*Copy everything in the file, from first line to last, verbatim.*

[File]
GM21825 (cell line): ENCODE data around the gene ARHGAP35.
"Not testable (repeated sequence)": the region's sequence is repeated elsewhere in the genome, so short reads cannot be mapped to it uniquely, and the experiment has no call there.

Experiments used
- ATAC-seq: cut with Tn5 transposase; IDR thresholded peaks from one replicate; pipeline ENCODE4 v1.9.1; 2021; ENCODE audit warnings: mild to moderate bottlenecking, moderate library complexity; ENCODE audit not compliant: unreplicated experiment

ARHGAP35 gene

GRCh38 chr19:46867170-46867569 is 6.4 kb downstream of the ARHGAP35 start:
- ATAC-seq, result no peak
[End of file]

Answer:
GM21825 (cell line): ENCODE data around the gene ARHGAP35.
"Not testable (repeated sequence)": the region's sequence is repeated elsewhere in the genome, so short reads cannot be mapped to it uniquely, and the experiment has no call there.

Experiments used
- ATAC-seq: cut with Tn5 transposase; IDR thresholded peaks from one replicate; pipeline ENCODE4 v1.9.1; 2021; ENCODE audit warnings: mild to moderate bottlenecking, moderate library complexity; ENCODE audit not compliant: unreplicated experiment

ARHGAP35 gene

GRCh38 chr19:46867170-46867569 is 6.4 kb downstream of the ARHGAP35 start:
- ATAC-seq, result no peak